Decisions, decisions. Life is all about making decisions, one after another. Guess with all that practice, we should be pretty good at it. But after reading some recent blog entries, we seem to struggle over making the “right” decision.
I’ve been around for awhile, 60 some years in this incarnation, and have always been interested in the big questions about life, i.e. why we’re here, what is the purpose of life and how do we achieve it, and how come I always get stuck in the slowest check-out line? I’ll also claim to have a rudimentary understanding of brain anatomy and functioning.
Here are my suggestions about making choices:
According to Landmark Education: Give up the notion that there is ever an unequivocal “right” answer to any question. Who can say what the right thing to do or not do from your unique point of view at that moment? So go ahead and make your choices, and forgive yourself for not “knowing” what may have been the perfect choice.
Neal Donald Walsh in one of his Conversations with God books relayed this advice: Ask yourself, “What would Jesus do now?” What would you do now if you were in JC’s shoes, completely filled with love and compassion for yourself and your world?
Going a little deeper, from the Bhagavad Gita, the epic saga from ancient India, Lord Krishna advised Arjuna, “Yogastah kuru karmani”. This can be translated as “Established in Being, perform action”. In other words, first become established in the underlying field of pure, bliss consciousness that resides at the basis of human thought and understanding, then perform action. When action is performed that has arisen from thought that is grounded in the supreme intelligence of natural law, the results of those actions will produce only life supporting effects, simultaneously producing the greatest benefit for the individual and his/her environment.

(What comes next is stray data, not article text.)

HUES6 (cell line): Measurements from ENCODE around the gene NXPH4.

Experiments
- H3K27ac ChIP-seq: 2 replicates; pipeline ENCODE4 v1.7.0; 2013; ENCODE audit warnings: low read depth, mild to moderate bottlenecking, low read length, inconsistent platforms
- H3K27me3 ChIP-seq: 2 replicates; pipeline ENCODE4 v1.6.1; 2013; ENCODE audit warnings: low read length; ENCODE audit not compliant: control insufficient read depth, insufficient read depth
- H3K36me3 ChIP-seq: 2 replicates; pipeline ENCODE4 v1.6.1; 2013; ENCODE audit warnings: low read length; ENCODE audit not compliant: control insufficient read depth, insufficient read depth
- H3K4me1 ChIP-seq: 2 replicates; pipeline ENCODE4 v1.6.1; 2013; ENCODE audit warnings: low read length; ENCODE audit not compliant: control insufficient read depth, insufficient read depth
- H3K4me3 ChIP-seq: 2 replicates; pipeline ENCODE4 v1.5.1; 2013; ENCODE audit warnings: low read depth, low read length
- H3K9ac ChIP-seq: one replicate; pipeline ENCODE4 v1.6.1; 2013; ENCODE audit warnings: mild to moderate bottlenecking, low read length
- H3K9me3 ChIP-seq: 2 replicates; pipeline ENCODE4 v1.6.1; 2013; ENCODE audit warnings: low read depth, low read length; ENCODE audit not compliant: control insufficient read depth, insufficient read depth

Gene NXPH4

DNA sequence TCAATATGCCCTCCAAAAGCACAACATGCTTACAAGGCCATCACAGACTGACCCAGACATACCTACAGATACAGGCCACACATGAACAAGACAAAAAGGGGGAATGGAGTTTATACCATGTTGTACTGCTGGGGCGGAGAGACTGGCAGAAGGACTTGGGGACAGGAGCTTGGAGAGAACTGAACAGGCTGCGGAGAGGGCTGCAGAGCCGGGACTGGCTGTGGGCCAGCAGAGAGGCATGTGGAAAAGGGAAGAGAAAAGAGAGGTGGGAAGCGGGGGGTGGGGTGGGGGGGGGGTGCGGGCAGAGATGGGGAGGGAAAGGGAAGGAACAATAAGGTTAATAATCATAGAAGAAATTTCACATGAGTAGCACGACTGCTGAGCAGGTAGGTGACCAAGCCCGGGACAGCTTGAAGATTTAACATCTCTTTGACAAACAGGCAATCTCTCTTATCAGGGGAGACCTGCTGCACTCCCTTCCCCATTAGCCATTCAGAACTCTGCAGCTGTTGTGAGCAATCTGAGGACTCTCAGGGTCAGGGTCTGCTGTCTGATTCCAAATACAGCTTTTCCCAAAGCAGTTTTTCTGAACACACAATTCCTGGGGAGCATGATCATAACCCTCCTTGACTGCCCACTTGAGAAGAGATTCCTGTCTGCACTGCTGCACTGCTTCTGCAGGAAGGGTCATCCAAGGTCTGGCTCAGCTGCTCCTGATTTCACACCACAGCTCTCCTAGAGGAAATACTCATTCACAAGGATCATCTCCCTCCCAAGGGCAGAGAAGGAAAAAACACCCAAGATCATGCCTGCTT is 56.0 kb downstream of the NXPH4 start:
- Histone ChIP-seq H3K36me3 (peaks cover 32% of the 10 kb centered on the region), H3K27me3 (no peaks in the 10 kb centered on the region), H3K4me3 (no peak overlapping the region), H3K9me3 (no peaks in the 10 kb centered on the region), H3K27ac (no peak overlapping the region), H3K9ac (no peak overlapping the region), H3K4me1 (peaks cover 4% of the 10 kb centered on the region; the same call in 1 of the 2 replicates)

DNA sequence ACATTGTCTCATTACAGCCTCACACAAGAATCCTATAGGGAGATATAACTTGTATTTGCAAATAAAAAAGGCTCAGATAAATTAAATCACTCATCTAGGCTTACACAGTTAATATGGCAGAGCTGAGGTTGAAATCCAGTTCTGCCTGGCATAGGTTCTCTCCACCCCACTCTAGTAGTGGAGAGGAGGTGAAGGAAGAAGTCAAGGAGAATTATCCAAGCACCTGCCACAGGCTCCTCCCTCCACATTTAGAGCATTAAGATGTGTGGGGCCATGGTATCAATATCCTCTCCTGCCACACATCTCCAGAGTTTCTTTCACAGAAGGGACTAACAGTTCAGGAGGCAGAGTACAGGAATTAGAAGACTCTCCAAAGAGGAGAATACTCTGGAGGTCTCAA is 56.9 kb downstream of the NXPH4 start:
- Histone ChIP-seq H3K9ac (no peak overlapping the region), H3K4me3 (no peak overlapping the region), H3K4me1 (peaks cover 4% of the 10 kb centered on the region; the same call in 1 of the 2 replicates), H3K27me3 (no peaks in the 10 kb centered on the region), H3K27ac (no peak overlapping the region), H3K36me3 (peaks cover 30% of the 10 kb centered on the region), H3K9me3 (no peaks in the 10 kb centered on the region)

Philosophers, psychologists and our own intuition tell us that we are only using a small fraction of our mental potential. Our brain wave activity, as demonstrated by EEG waves, is usually as discordant as the individual orchestra members warming up for a concert. Until we bring the full potential of our brain fully “online”, we are going to have to live with mediocre decisions. We’ll need to be satisfied with the adage that “to error is human”. Our intellects like to think that they can conjure up the solution but they are always operating in the field of change and they’ve been tricked into believing that the world of our senses is the ultimate reality. They will continue to vie amongst themselves, with the hope that someday they can out “smart” the others.
I’ll leave you with one last quote from the Bhagavad Gita: Only when we are free of the three gunas, i.e. the three relative forces of creation, maintenance and dissolution, can we truly become free (to choose). My recommendation? Get beyond the three gunas. Find your vehicle to experience and stabilize that which is at the never changing, eternal level of life and the doubt and frustration will disappear. There, now you get to choose. In this new year, may all your choices bring you happiness and life's sweetest rewards.